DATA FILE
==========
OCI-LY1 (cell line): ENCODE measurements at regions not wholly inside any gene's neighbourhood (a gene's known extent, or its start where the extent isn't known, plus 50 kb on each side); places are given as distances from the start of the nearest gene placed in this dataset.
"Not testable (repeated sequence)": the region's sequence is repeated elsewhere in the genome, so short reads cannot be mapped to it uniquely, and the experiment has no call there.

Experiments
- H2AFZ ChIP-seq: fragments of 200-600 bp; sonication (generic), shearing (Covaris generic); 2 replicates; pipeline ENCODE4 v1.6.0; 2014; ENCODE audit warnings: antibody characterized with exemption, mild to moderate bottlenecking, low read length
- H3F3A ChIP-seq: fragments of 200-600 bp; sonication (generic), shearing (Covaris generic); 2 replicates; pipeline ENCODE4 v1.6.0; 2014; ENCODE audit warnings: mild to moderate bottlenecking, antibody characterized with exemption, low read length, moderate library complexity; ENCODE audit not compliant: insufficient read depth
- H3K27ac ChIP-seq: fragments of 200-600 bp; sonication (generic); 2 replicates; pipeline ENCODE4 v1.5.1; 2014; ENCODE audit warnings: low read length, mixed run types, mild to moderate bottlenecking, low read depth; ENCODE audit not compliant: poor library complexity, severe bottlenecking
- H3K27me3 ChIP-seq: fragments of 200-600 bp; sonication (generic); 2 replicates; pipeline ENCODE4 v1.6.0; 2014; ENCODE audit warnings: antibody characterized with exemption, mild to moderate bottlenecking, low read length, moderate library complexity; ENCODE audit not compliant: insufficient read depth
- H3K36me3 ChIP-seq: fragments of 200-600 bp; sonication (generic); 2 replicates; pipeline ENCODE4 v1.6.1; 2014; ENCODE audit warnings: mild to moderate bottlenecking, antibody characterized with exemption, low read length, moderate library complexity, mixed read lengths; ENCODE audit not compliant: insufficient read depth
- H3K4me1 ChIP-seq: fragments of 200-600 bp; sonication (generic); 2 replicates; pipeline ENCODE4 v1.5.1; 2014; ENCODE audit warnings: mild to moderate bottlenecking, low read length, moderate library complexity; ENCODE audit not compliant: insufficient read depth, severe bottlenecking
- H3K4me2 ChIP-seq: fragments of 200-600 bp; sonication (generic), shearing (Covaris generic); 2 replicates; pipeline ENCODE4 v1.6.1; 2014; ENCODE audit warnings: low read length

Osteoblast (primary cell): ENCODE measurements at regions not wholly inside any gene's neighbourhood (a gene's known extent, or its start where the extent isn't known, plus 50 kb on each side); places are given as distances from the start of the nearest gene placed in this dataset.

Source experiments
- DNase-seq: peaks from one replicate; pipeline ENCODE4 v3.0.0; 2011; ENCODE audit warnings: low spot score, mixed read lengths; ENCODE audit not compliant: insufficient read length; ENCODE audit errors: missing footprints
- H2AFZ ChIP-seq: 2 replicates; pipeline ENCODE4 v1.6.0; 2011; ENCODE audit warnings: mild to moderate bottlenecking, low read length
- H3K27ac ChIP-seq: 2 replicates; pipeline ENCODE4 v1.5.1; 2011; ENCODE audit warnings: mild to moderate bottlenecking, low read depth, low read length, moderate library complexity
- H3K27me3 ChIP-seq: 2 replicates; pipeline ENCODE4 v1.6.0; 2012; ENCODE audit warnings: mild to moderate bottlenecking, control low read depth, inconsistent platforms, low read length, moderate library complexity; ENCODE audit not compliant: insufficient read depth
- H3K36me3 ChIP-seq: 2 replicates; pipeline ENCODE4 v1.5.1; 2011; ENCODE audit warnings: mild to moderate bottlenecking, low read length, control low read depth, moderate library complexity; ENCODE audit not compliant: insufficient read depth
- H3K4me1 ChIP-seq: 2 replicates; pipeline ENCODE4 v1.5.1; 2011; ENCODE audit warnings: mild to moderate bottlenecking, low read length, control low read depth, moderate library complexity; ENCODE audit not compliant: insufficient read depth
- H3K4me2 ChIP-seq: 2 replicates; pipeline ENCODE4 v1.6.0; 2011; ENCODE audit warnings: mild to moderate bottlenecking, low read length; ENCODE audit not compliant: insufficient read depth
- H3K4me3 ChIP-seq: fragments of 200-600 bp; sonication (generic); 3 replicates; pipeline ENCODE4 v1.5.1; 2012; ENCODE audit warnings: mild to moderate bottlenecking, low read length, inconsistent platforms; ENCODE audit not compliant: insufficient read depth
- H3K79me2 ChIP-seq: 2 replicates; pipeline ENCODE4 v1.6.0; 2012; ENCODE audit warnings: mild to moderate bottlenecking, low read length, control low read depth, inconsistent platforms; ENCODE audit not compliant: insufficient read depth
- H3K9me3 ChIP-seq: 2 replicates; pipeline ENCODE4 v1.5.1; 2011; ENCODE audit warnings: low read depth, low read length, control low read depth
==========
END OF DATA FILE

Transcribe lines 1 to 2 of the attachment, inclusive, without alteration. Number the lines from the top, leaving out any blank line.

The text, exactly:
OCI-LY1 (cell line): ENCODE measurements at regions not wholly inside any gene's neighbourhood (a gene's known extent, or its start where the extent isn't known, plus 50 kb on each side); places are given as distances from the start of the nearest gene placed in this dataset.
"Not testable (repeated sequence)": the region's sequence is repeated elsewhere in the genome, so short reads cannot be mapped to it uniquely, and the experiment has no call there.